Phi Beta Cons

Blindness and Bias at NYU: The Helbawy Lockout

Steven Emerson of the Investigative Project on Terrorism says U.S. government officials are rightfully concerned about the “past and level of influence” of Kamal Helbawy, founder of the Muslim Association of Britain, and commends the Department of Homeland Security for denying him entry into this country and thus preventing the “influential Islamic scholar” from participating in a conference at NYU Law School.
According to The New York Sun, DHS questioned Helbawy about his links to the Muslim Brotherhood, an international Islamist organization criticized for funding terrorist organizations.
Among the excerpts provided by Emerson from a speech by Helbawy at a conference of the Muslim Arab Youth Association in December 1992:

…I am going to say something about Imam Hassan al-Banna, peace be upon him, who had been trying to establish 70,000 fighters. And he started with the first battalion with 10,000 fighters and today the Palestinians became strong fighting battalions, let us stand and support this great nation and the future is for Islam…we ask God to release the leader of the Intifada, Sheikh Ahmed Yassin, praise be upon him.”
At the same conference Hamas political leader Khaled Meshaal also praised Yassin as “’the one who caused the earth to shake from under the feet of the occupiers. Since then, the Palestinian people have shown examples of sacrifice and courage and heroism. Among the proofs are the revolution of the stones, the Molotov cocktails and the knives.’”

In 1991, Emerson further notes, Helbawy spoke at a conference sponsored by the Islamic Committee for Palestine , a front group led by convicted Palestinian Islamic Jihad (PIJ) operative Sami al-Arian. Other speakers at the event included Specially Designated Terrorist and current General Secretary of PIJ, Ramadan Abdullah Shallah, and the notorious Egyptian “Blind Sheikh,” Omar Abdul Rahman (spiritual leader of the 1993 attack on the World Trade Center, currently serving a life prison sentence for his role in a plot to blow up New York City landmarks).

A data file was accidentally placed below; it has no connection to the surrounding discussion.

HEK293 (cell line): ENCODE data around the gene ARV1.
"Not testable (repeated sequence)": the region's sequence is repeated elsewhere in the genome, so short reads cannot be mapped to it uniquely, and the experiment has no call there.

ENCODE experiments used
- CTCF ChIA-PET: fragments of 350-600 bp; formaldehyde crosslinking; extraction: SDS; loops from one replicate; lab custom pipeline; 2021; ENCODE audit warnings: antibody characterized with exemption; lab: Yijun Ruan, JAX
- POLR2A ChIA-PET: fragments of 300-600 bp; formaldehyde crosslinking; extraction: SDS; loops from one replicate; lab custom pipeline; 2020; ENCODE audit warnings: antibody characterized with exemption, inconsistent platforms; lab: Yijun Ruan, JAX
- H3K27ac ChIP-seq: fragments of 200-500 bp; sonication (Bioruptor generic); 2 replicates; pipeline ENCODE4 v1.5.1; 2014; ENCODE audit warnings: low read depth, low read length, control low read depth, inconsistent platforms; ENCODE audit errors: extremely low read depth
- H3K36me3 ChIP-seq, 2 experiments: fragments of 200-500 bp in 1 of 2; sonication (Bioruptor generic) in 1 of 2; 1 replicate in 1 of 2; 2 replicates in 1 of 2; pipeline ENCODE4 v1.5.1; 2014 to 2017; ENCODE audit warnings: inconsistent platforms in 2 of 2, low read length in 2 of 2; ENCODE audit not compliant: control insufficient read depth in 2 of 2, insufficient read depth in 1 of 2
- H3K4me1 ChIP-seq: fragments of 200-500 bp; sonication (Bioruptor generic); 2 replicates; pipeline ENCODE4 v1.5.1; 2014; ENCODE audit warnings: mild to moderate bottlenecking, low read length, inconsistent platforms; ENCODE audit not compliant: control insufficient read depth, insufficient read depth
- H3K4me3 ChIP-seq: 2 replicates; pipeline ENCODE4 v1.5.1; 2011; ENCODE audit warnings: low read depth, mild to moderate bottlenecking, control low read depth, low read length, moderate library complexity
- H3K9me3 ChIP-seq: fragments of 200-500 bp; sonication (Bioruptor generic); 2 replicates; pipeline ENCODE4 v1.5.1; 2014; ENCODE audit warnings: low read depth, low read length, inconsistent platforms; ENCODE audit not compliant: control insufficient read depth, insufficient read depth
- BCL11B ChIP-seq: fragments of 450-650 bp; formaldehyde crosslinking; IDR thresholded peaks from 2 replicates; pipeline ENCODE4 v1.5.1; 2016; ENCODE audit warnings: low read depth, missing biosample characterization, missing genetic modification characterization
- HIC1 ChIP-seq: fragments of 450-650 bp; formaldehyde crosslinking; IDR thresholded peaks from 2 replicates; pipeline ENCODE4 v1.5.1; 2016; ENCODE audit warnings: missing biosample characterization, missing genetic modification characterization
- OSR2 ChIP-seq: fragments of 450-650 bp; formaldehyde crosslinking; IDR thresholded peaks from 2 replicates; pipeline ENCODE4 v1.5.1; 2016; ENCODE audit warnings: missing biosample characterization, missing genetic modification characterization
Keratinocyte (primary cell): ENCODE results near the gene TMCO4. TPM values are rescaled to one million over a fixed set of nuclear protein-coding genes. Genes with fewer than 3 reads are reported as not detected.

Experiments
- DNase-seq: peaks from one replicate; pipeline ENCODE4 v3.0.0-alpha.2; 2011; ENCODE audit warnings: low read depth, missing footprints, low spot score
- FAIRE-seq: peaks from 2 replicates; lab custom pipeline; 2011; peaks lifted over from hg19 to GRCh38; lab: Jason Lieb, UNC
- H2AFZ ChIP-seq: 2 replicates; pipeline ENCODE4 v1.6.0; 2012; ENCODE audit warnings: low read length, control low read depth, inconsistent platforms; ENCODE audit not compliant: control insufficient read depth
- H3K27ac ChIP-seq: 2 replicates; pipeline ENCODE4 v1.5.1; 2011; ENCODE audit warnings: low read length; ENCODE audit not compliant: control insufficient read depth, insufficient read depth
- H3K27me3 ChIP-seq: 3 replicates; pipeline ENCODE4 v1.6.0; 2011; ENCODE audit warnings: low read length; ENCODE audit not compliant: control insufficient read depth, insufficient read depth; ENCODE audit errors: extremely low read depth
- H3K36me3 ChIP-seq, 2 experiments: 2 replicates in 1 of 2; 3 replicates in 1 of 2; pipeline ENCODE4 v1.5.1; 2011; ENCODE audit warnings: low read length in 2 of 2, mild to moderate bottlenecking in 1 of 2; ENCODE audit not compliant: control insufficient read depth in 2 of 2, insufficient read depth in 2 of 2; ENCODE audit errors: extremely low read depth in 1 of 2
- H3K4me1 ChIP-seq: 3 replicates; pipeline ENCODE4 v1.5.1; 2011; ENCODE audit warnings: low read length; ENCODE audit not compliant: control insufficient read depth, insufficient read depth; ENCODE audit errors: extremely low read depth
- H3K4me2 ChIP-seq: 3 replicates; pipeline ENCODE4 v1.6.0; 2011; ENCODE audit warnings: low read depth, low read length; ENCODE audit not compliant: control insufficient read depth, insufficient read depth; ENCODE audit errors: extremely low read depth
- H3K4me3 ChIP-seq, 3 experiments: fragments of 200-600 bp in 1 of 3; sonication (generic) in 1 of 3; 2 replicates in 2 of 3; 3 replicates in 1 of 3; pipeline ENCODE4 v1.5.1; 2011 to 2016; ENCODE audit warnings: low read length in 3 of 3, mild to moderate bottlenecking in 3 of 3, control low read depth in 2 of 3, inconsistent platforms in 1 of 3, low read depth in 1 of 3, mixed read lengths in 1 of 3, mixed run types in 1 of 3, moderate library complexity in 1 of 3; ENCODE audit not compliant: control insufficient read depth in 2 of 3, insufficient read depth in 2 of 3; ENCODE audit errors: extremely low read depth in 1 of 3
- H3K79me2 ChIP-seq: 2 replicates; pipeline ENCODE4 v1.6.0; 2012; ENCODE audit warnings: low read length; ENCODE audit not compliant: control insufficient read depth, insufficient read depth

Officials at NYU Law School, which had organized the conference, were aghast. Paul Cruickshank, a fellow at the law school ‘s Center for Law and Security said, “He’s a really respected guy,” and Karen Greenberg, Executive Director of the Center, commented, “It looks like they are afraid of the words that are going to come out of somebody’s mouth.”
The issue here is not only NYU’s perverse eagerness to provide a prestigious forum for radicals such as Helbawy with documented connections to Islamism. The issue is also, to judge by the coverage of the event, the radically one-sided character of the forum itself.
Was there a panelist included who would inform attendees about Helbawy’s past and connections? It would seem not, as one of the two panelists who presented, Alexis Debat, called Helbawy’s absence “outrageous,” while the other panelist, Nick Fielding, lauded Helawy as a “natural leader” as well as a speech that he heard him deliver as “very warm” and “very Christian.”
And, were any alternative views of Islam to be heard? Again, no. Both panelists had no concerns about the spread of Islam. For example, Debat observed, “Let’s stop hyperventilating about sharia law. When I go to mosques, I hear the same things as when I go to church.”
The NYU Law School has provided us with yet another example of academic blindness and bias in face of the present danger.

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